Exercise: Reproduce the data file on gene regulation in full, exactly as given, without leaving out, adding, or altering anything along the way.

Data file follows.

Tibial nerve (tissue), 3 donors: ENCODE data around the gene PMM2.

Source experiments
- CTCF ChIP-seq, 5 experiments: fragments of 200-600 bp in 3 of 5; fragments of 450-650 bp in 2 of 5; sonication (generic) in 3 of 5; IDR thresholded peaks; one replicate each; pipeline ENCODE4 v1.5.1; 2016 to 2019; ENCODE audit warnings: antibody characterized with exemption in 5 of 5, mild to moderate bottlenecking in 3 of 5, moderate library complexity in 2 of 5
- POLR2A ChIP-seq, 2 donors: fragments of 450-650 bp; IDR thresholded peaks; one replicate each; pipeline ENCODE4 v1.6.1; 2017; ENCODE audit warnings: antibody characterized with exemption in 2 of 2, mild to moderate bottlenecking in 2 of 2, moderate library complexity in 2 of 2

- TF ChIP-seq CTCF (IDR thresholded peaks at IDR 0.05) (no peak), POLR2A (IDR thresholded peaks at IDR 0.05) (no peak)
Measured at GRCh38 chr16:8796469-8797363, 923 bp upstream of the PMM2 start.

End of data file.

Tibial nerve (tissue), 3 donors: ENCODE data around the gene PMM2.

Source experiments
- CTCF ChIP-seq, 5 experiments: fragments of 200-600 bp in 3 of 5; fragments of 450-650 bp in 2 of 5; sonication (generic) in 3 of 5; IDR thresholded peaks; one replicate each; pipeline ENCODE4 v1.5.1; 2016 to 2019; ENCODE audit warnings: antibody characterized with exemption in 5 of 5, mild to moderate bottlenecking in 3 of 5, moderate library complexity in 2 of 5
- POLR2A ChIP-seq, 2 donors: fragments of 450-650 bp; IDR thresholded peaks; one replicate each; pipeline ENCODE4 v1.6.1; 2017; ENCODE audit warnings: antibody characterized with exemption in 2 of 2, mild to moderate bottlenecking in 2 of 2, moderate library complexity in 2 of 2

- TF ChIP-seq CTCF (IDR thresholded peaks at IDR 0.05) (no peak), POLR2A (IDR thresholded peaks at IDR 0.05) (no peak)
Measured at GRCh38 chr16:8796469-8797363, 923 bp upstream of the PMM2 start.